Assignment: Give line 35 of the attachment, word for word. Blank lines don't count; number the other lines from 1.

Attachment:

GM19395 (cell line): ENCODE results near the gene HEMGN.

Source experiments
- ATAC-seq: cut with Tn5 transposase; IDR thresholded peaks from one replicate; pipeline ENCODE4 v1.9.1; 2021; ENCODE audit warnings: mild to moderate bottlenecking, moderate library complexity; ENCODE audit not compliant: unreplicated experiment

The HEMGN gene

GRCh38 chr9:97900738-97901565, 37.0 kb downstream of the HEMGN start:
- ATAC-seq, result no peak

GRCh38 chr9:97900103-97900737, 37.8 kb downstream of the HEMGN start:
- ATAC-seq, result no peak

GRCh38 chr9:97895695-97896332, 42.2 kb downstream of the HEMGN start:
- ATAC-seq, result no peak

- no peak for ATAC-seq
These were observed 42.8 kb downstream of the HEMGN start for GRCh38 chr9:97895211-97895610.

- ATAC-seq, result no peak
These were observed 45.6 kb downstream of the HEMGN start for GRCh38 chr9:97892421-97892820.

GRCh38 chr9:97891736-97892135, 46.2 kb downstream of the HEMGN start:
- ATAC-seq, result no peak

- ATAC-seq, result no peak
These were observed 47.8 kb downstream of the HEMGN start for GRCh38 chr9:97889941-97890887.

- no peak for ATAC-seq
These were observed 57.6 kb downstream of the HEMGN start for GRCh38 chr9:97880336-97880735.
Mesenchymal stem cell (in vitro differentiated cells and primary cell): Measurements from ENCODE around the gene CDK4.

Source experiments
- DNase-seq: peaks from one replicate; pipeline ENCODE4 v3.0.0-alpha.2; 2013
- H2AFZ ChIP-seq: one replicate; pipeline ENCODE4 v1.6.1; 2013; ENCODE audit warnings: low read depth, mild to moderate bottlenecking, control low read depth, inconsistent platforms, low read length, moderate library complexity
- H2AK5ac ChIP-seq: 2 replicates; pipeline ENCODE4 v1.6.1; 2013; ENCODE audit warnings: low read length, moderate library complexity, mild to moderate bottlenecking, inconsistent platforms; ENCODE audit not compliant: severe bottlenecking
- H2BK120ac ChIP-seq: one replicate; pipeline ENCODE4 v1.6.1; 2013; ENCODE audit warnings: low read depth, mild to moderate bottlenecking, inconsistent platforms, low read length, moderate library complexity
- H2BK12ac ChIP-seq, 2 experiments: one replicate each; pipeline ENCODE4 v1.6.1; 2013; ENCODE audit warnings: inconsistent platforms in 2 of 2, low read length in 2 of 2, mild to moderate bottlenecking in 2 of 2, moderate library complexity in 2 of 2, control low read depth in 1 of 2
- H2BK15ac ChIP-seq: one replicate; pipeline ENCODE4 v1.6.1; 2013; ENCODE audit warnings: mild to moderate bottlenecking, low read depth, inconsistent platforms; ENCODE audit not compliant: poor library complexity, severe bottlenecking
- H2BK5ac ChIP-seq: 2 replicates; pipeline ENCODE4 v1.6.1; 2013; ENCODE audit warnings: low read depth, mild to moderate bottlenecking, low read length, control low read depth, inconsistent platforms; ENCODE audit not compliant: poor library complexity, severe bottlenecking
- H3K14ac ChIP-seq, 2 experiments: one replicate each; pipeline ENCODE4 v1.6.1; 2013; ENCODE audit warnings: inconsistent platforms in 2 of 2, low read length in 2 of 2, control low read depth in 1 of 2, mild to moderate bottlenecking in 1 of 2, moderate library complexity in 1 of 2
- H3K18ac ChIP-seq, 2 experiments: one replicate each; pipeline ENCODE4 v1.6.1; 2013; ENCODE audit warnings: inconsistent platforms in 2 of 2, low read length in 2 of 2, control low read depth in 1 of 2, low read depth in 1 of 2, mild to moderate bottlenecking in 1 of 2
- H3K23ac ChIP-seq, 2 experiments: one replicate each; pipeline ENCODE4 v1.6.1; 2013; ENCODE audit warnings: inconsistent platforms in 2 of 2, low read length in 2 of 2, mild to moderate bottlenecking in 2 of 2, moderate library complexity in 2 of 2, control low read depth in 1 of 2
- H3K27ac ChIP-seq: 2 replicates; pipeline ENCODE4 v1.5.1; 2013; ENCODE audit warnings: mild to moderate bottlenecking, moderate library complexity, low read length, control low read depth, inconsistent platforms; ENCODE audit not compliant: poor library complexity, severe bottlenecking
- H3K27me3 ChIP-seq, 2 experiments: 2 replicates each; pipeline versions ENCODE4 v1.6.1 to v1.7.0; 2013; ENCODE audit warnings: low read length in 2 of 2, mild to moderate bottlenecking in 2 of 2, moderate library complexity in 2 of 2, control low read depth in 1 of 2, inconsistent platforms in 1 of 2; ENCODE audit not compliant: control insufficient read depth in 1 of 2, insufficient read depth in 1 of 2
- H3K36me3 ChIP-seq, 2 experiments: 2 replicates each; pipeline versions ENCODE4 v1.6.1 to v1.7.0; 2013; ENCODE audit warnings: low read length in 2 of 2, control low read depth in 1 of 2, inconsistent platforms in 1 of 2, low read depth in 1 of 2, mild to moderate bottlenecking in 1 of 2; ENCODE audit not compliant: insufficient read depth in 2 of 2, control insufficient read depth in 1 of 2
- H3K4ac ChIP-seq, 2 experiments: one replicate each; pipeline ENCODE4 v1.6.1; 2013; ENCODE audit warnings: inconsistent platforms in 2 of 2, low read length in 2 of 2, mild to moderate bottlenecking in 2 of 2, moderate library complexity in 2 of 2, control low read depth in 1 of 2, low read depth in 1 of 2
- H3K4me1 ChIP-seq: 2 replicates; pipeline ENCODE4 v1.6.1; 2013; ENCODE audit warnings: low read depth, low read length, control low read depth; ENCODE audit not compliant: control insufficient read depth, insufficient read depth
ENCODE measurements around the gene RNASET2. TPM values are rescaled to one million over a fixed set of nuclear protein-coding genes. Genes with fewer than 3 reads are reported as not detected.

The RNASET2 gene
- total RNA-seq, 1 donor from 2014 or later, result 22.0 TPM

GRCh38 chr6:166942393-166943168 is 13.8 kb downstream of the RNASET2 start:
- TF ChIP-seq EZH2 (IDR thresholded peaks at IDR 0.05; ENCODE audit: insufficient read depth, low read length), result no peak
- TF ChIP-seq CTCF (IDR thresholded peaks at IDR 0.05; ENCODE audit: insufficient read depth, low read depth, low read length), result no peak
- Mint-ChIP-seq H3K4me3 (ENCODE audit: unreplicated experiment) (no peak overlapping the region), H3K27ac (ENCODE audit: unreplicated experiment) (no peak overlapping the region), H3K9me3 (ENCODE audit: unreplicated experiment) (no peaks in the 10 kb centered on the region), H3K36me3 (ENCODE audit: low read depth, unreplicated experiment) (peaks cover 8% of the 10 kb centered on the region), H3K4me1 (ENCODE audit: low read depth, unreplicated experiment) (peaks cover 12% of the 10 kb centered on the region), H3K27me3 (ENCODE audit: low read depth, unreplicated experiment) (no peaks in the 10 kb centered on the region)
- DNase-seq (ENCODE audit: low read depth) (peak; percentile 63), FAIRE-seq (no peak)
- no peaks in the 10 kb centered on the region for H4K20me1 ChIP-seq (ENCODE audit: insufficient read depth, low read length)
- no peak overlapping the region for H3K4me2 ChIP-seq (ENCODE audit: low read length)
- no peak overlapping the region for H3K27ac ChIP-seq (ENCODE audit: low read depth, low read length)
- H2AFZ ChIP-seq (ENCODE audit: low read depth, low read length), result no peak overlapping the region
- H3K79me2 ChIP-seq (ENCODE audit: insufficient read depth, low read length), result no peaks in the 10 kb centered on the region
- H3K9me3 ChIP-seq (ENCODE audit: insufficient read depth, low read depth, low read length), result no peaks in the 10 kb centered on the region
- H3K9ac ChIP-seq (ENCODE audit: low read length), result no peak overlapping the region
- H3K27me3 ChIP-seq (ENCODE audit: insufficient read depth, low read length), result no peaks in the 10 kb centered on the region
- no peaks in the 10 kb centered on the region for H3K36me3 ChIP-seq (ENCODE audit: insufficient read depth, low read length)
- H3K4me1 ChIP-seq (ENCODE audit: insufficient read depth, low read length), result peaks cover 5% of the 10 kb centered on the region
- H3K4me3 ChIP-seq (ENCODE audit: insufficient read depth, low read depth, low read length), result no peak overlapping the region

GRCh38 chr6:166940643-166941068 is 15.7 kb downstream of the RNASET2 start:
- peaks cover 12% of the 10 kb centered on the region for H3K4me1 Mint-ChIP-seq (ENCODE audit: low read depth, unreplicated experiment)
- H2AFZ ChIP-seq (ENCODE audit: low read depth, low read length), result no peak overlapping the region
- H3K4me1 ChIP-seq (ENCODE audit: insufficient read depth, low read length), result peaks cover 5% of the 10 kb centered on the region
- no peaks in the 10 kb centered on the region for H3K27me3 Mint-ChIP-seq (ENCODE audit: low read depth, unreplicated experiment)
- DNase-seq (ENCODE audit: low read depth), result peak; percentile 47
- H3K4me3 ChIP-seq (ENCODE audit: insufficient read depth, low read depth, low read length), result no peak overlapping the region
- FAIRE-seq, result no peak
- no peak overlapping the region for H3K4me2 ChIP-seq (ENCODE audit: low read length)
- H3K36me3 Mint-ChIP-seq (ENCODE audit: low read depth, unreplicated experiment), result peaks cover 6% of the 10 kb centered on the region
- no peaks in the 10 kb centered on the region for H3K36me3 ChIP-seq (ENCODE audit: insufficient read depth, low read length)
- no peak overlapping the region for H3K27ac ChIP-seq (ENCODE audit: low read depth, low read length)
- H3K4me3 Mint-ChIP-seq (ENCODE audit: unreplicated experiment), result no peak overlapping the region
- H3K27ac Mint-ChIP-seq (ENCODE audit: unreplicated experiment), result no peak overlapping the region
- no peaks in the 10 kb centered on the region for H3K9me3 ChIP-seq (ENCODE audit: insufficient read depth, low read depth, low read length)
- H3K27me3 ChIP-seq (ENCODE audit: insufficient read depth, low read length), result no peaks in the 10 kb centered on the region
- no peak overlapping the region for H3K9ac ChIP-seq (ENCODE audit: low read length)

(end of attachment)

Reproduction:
- H3K36me3 ChIP-seq, 2 experiments: 2 replicates each; pipeline versions ENCODE4 v1.6.1 to v1.7.0; 2013; ENCODE audit warnings: low read length in 2 of 2, control low read depth in 1 of 2, inconsistent platforms in 1 of 2, low read depth in 1 of 2, mild to moderate bottlenecking in 1 of 2; ENCODE audit not compliant: insufficient read depth in 2 of 2, control insufficient read depth in 1 of 2